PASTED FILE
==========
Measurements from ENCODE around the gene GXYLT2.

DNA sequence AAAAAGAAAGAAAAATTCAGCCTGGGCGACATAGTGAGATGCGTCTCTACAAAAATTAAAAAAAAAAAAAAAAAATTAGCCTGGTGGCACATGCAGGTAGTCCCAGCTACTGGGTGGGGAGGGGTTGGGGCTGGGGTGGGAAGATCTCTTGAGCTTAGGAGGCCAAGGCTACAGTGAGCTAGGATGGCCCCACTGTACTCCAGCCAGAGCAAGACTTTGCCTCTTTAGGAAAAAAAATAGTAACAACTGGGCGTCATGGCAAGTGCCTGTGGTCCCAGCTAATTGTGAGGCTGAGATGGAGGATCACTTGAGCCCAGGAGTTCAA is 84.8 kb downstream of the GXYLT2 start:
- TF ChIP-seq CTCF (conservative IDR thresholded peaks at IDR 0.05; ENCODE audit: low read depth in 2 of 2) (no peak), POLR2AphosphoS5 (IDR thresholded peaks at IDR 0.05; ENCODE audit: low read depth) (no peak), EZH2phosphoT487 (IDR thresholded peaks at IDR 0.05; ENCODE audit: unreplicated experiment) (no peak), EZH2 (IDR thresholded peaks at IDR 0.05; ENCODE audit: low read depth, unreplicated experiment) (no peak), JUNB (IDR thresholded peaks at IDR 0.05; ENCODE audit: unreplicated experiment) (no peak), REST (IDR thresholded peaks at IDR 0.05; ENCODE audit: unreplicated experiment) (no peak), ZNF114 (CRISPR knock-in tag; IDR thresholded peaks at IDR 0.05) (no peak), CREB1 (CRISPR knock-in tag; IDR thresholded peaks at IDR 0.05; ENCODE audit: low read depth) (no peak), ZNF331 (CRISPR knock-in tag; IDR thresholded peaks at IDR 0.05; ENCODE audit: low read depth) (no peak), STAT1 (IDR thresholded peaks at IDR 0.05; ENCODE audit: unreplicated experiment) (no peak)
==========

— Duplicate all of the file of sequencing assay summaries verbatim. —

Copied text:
Measurements from ENCODE around the gene GXYLT2.

DNA sequence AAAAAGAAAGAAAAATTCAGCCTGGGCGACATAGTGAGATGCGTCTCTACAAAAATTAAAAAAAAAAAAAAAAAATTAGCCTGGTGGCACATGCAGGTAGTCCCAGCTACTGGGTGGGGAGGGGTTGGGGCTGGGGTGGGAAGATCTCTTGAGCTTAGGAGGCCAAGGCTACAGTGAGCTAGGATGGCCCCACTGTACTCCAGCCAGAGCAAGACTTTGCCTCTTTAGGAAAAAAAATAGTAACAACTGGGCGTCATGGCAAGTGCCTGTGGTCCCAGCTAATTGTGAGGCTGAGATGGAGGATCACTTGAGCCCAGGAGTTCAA is 84.8 kb downstream of the GXYLT2 start:
- TF ChIP-seq CTCF (conservative IDR thresholded peaks at IDR 0.05; ENCODE audit: low read depth in 2 of 2) (no peak), POLR2AphosphoS5 (IDR thresholded peaks at IDR 0.05; ENCODE audit: low read depth) (no peak), EZH2phosphoT487 (IDR thresholded peaks at IDR 0.05; ENCODE audit: unreplicated experiment) (no peak), EZH2 (IDR thresholded peaks at IDR 0.05; ENCODE audit: low read depth, unreplicated experiment) (no peak), JUNB (IDR thresholded peaks at IDR 0.05; ENCODE audit: unreplicated experiment) (no peak), REST (IDR thresholded peaks at IDR 0.05; ENCODE audit: unreplicated experiment) (no peak), ZNF114 (CRISPR knock-in tag; IDR thresholded peaks at IDR 0.05) (no peak), CREB1 (CRISPR knock-in tag; IDR thresholded peaks at IDR 0.05; ENCODE audit: low read depth) (no peak), ZNF331 (CRISPR knock-in tag; IDR thresholded peaks at IDR 0.05; ENCODE audit: low read depth) (no peak), STAT1 (IDR thresholded peaks at IDR 0.05; ENCODE audit: unreplicated experiment) (no peak)